Particularly for disregarded restrictions, these provisions create considerable uncertainty as to what assumptions the appraiser would make in valuing the business “under generally accepted valuation principles” as if the holder of the transferred interest has a six-month put right, to be paid in cash or property. Consider the following questions that arise from the disregarded restriction issue:

  • Should the appraiser assume that all owners have identical six-month put rights, when valuing one interest in the business?
  • Even if the value should be determined assuming that only the transferred interest has a six-month put right for cash or property, would the subject company have to keep cash and assets on hand to fund the liquidation when requested, thus reducing available capital or increasing ongoing borrowing requirements?

An appraiser would be faced with the following questions. First, and most important, “What is a company worth in which all of the shareholders can (in theory) take their share at any time?” This leads to the issue of comparables. Where would an appraiser search for such comparables, since no such third-party operating business exist? This leads to a newly-termed “lack of continuity discount,” and the question of where that would be applied?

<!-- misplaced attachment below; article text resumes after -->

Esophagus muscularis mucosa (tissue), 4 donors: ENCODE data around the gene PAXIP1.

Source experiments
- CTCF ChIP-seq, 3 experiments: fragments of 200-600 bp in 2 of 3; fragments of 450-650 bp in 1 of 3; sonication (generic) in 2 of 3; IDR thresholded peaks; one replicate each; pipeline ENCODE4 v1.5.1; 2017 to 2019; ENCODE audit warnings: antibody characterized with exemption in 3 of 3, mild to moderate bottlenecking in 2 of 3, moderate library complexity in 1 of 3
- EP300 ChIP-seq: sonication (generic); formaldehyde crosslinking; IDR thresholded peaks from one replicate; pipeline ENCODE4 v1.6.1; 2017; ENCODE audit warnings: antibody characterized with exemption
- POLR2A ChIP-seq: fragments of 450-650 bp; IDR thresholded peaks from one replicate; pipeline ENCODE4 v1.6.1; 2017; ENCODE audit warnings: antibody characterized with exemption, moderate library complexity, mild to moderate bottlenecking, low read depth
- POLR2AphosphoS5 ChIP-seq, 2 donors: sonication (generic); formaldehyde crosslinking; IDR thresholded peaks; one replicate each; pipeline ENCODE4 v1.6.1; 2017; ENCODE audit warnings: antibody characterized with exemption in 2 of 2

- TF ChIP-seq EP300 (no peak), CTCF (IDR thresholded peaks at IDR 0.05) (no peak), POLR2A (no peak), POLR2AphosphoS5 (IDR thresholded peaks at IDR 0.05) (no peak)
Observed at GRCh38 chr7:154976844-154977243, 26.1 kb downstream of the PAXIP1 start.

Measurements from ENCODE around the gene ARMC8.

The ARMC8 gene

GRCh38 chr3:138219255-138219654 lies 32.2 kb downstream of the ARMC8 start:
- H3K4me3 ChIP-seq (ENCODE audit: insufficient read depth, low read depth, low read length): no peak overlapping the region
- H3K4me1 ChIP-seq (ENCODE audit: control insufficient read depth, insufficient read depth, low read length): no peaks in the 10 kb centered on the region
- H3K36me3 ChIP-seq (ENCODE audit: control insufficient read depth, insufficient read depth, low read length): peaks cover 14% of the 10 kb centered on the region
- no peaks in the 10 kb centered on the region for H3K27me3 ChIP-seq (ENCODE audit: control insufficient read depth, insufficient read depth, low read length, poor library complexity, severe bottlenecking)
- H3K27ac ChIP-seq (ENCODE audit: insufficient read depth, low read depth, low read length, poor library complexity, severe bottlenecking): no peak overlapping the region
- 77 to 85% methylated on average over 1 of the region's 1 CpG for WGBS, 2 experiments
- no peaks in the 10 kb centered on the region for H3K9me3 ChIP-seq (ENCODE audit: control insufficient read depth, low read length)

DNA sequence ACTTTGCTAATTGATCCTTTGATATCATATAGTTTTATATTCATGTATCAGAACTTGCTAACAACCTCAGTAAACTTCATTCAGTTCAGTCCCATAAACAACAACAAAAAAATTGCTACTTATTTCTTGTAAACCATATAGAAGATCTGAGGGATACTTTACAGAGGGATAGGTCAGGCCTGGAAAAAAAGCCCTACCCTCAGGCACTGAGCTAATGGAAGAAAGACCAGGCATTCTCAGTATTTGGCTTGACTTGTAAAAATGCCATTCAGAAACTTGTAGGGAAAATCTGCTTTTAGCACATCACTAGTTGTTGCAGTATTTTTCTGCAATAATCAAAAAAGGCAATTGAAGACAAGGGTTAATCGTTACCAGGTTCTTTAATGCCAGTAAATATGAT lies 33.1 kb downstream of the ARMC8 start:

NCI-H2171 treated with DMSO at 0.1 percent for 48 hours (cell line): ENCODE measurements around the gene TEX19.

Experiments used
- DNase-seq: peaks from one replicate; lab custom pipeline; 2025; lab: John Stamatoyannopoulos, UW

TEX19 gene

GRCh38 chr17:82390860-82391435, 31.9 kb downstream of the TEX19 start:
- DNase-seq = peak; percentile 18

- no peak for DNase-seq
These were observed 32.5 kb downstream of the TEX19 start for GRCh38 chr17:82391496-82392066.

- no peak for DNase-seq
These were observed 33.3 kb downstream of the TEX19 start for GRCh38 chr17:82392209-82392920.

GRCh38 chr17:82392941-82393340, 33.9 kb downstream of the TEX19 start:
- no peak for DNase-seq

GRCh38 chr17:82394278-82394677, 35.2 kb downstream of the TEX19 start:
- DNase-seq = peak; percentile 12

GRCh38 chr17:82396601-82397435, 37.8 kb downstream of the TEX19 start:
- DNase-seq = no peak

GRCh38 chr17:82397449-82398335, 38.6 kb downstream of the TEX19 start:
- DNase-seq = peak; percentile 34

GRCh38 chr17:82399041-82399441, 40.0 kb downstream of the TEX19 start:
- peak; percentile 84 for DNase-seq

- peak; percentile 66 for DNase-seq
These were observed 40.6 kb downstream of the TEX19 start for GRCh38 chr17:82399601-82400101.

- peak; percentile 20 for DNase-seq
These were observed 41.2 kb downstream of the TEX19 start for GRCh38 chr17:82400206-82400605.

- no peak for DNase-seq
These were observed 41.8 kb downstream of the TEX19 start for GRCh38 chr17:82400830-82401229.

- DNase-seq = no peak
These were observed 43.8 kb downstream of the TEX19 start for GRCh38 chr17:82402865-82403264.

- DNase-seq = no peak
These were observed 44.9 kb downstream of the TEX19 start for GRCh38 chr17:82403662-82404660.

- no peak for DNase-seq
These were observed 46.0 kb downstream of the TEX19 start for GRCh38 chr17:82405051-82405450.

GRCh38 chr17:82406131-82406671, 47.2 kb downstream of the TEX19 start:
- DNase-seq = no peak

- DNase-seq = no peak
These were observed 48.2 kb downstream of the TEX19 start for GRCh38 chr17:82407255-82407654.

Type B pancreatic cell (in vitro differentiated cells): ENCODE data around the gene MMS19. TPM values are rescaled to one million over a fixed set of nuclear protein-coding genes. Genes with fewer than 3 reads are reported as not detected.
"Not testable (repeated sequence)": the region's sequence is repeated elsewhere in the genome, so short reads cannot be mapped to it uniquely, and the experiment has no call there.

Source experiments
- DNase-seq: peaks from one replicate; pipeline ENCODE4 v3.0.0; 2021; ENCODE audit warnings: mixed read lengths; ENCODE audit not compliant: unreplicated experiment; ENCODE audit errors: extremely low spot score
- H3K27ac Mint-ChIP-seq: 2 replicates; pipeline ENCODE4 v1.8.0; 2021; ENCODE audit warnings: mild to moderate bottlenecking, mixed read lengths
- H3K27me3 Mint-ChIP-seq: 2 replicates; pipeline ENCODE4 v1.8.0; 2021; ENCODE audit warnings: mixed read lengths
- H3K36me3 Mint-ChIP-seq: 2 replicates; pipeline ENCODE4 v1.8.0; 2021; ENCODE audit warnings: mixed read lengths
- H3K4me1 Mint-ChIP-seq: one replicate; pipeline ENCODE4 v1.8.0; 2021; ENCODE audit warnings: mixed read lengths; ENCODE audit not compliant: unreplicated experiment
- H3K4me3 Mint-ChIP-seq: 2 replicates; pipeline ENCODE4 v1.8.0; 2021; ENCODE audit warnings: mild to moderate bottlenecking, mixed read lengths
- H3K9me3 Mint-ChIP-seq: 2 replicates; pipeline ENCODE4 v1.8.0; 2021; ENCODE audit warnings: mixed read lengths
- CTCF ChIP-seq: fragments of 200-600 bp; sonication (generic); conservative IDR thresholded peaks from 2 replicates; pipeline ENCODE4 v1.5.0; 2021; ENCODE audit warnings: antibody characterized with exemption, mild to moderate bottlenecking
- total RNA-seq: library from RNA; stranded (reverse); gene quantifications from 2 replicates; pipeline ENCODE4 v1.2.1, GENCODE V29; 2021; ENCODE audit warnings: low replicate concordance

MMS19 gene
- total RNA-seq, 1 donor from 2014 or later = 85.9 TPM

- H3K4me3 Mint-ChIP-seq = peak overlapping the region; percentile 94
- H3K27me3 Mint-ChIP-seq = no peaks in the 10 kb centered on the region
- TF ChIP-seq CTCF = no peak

One expert appraiser summarized various concerns about how the value would be determined under “generally accepted valuation principles” in this hypothetical situation, and the impracticality of valuing the company under these assumptions:

Let us assume a significant minority of the company shareholders prefers cash, while the majority is content to hold shares. If suddenly one-third of the family wants to be cashed out, what will happen? Most companies will not have enough spare cash to honor but a small fraction of this demand. Accordingly, they would have to borrow, either from a bank or provide the sellers with a note at a market interest rate.

Meanwhile, the company’s existing bank lender will be none too happy about the redemptions and increased subordinated debt. In fact, such redemptions may well be prohibited in the company’s existing loan agreements. If such is the case, is this an acceptable restriction under the proposed regs?

Assuming they can borrow for this purpose at all, it would push the company into a higher risk category since these borrowings will diminish the company’s ability to borrow for working capital or capital expenditure needs. The greater risk means the company’s cost of equity must also rise. These two negative developments will drive up the company’s cost of capital and drive down its value.